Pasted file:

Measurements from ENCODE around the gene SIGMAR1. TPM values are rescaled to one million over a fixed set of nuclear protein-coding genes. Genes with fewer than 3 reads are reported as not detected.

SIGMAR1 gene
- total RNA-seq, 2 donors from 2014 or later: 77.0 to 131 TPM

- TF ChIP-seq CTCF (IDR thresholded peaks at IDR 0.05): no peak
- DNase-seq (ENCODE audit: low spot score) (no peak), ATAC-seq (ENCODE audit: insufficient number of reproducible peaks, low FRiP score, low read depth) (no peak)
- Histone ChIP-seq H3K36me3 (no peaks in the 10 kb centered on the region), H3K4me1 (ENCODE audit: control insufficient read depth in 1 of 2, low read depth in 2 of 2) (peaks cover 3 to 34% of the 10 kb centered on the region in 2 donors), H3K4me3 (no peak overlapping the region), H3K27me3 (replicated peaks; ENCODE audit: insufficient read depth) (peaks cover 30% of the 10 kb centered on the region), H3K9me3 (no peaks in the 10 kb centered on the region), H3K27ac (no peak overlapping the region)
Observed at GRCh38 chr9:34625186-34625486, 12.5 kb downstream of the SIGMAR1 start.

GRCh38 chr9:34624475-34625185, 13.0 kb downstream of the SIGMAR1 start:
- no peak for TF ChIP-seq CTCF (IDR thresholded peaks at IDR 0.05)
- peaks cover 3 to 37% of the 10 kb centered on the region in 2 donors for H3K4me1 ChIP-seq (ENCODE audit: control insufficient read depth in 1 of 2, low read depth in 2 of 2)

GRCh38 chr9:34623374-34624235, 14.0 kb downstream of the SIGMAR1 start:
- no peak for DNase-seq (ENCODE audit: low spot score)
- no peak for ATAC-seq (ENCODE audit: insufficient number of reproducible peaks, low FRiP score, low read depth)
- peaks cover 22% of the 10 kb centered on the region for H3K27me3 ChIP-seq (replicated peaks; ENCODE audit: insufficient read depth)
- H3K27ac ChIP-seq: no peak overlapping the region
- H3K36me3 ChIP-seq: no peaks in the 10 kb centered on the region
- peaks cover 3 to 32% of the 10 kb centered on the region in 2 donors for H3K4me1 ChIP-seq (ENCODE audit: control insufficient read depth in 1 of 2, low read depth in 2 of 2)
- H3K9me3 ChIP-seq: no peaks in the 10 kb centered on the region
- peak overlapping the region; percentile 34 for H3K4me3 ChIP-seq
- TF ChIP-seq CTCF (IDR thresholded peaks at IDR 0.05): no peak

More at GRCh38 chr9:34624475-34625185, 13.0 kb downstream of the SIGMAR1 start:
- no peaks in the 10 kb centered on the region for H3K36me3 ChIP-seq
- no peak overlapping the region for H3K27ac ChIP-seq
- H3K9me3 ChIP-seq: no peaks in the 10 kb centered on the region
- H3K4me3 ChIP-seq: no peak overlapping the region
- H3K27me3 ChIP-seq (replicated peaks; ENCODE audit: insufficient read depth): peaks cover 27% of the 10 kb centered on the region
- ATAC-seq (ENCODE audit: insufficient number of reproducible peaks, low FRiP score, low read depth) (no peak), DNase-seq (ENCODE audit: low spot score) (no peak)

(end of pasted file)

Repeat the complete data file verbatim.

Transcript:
Measurements from ENCODE around the gene SIGMAR1. TPM values are rescaled to one million over a fixed set of nuclear protein-coding genes. Genes with fewer than 3 reads are reported as not detected.

SIGMAR1 gene
- total RNA-seq, 2 donors from 2014 or later: 77.0 to 131 TPM

- TF ChIP-seq CTCF (IDR thresholded peaks at IDR 0.05): no peak
- DNase-seq (ENCODE audit: low spot score) (no peak), ATAC-seq (ENCODE audit: insufficient number of reproducible peaks, low FRiP score, low read depth) (no peak)
- Histone ChIP-seq H3K36me3 (no peaks in the 10 kb centered on the region), H3K4me1 (ENCODE audit: control insufficient read depth in 1 of 2, low read depth in 2 of 2) (peaks cover 3 to 34% of the 10 kb centered on the region in 2 donors), H3K4me3 (no peak overlapping the region), H3K27me3 (replicated peaks; ENCODE audit: insufficient read depth) (peaks cover 30% of the 10 kb centered on the region), H3K9me3 (no peaks in the 10 kb centered on the region), H3K27ac (no peak overlapping the region)
Observed at GRCh38 chr9:34625186-34625486, 12.5 kb downstream of the SIGMAR1 start.

GRCh38 chr9:34624475-34625185, 13.0 kb downstream of the SIGMAR1 start:
- no peak for TF ChIP-seq CTCF (IDR thresholded peaks at IDR 0.05)
- peaks cover 3 to 37% of the 10 kb centered on the region in 2 donors for H3K4me1 ChIP-seq (ENCODE audit: control insufficient read depth in 1 of 2, low read depth in 2 of 2)

GRCh38 chr9:34623374-34624235, 14.0 kb downstream of the SIGMAR1 start:
- no peak for DNase-seq (ENCODE audit: low spot score)
- no peak for ATAC-seq (ENCODE audit: insufficient number of reproducible peaks, low FRiP score, low read depth)
- peaks cover 22% of the 10 kb centered on the region for H3K27me3 ChIP-seq (replicated peaks; ENCODE audit: insufficient read depth)
- H3K27ac ChIP-seq: no peak overlapping the region
- H3K36me3 ChIP-seq: no peaks in the 10 kb centered on the region
- peaks cover 3 to 32% of the 10 kb centered on the region in 2 donors for H3K4me1 ChIP-seq (ENCODE audit: control insufficient read depth in 1 of 2, low read depth in 2 of 2)
- H3K9me3 ChIP-seq: no peaks in the 10 kb centered on the region
- peak overlapping the region; percentile 34 for H3K4me3 ChIP-seq
- TF ChIP-seq CTCF (IDR thresholded peaks at IDR 0.05): no peak

More at GRCh38 chr9:34624475-34625185, 13.0 kb downstream of the SIGMAR1 start:
- no peaks in the 10 kb centered on the region for H3K36me3 ChIP-seq
- no peak overlapping the region for H3K27ac ChIP-seq
- H3K9me3 ChIP-seq: no peaks in the 10 kb centered on the region
- H3K4me3 ChIP-seq: no peak overlapping the region
- H3K27me3 ChIP-seq (replicated peaks; ENCODE audit: insufficient read depth): peaks cover 27% of the 10 kb centered on the region
- ATAC-seq (ENCODE audit: insufficient number of reproducible peaks, low FRiP score, low read depth) (no peak), DNase-seq (ENCODE audit: low spot score) (no peak)